The only other chance I had to see birds on this trip was the next day in Santa Monica. Before plopping down on the beach (which was very crowded but still a fun experience), we strolled up and down the pier — a well-known landmark you’ve most likely seen either on TV or in movies, if not in person. (If it’s in the water, can it still be called a landmark? Hmm.)

Looking back toward the rides from the end of the Santa Monica Pier. Photo: Pacific Northwest Birds

Looking back toward the rides from the end of the Santa Monica pier. Photo: Pacific Northwest Birds

The bird I was most hoping to see at the Pier was the Brown Pelican, and I was not disappointed. We saw several in the water, in fact, and a flock of 30-40 flying away as we walked down to the beach. All of the pelicans we saw in the water were juveniles.

Juvenile Brown Pelican, Santa Monica, CA. Photo: J. Cavendish, 2013

Juvenile Brown Pelican, Santa Monica, CA. Photo: J. Cavendish, 2013


Two juvenile Brown Pelicans in Santa Monica, CA. Photo: Pacific Northwest Birds, 2013

Two juvenile Brown Pelicans in Santa Monica, CA. Photo: Pacific Northwest Birds, 2013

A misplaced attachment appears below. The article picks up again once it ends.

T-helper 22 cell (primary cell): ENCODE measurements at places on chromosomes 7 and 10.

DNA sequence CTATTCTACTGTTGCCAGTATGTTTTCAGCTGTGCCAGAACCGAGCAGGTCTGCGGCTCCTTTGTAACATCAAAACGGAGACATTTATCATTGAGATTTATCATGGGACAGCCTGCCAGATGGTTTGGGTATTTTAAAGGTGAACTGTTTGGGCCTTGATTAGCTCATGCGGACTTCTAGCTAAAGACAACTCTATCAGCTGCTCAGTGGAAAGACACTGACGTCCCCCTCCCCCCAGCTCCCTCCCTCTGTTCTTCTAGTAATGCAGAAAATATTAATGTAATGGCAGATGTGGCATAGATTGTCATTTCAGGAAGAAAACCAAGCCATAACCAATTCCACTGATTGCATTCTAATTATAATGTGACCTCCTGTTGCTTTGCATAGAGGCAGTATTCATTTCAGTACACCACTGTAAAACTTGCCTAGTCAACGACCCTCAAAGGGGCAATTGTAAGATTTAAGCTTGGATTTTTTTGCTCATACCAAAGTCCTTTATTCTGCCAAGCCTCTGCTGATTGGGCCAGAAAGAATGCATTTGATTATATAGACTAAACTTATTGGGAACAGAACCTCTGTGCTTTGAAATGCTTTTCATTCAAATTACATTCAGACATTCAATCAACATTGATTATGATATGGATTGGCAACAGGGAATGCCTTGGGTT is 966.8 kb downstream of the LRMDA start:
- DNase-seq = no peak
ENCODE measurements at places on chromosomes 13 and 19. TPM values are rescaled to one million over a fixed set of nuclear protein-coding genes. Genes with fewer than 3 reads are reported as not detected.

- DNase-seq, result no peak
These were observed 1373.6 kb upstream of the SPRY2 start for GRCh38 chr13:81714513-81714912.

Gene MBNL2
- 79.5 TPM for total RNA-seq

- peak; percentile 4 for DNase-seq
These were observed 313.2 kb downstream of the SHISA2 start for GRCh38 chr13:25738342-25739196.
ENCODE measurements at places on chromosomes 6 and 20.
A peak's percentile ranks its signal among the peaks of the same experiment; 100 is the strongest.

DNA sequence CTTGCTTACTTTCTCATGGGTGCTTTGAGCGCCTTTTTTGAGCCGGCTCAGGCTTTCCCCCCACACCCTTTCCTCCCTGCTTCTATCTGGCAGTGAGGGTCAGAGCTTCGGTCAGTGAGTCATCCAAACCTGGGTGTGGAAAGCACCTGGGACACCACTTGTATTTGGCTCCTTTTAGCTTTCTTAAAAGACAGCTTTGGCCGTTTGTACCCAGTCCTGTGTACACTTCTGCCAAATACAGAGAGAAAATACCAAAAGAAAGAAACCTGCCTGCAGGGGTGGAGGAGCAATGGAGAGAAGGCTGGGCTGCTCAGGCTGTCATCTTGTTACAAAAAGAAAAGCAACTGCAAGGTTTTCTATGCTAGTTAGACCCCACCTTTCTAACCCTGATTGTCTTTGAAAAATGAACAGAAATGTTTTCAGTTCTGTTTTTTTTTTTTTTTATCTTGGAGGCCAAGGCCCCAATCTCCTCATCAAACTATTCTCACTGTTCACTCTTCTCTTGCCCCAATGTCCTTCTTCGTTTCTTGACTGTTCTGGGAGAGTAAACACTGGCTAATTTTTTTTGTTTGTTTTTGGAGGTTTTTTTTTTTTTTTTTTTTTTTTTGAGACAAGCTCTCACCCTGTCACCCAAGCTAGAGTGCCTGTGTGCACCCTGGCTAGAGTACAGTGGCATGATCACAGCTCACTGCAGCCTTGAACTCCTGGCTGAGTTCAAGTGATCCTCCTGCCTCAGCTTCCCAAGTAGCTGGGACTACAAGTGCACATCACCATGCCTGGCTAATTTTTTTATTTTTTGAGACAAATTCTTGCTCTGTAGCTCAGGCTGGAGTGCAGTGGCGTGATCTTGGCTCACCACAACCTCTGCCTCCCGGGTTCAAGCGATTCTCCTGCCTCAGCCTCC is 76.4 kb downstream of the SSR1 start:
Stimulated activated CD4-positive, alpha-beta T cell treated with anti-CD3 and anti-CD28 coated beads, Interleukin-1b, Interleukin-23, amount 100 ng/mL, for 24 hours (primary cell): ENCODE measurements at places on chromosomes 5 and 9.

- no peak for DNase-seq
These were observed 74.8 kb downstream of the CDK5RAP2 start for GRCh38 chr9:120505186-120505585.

We also saw this Double-crested Cormorant:

Double-crested Cormorant in Santa Monica, CA. Photo: J. Cavendish, 2013

Double-crested Cormorant in Santa Monica, CA. Photo: J. Cavendish, 2013

and the token gulls, of course. Here are two Glaucous-winged Gulls, adult and juvenile:

Left: Glaucous-winged Gull, adult. Right: Glaucous-winged Gull, juvenile. Santa Monica, CA. Photos: J. Cavendish, 2013

Left: Glaucous-winged Gull, adult. Right: Glaucous-winged Gull, juvenile. Santa Monica, CA. Photo: J. Cavendish, 2013

Big thanks to my sister for taking some of these pictures!

Which birds have you seen this summer? Tell us about them in the comments below or on Facebook.

The Pacific Northwest is home to literally hundreds of different bird species, making it one of the best places in the country for birding. Knowing this, I have given myself a new goal: to visit as many great birding sites over the coming year as I can, see what I think about them, and report back to you.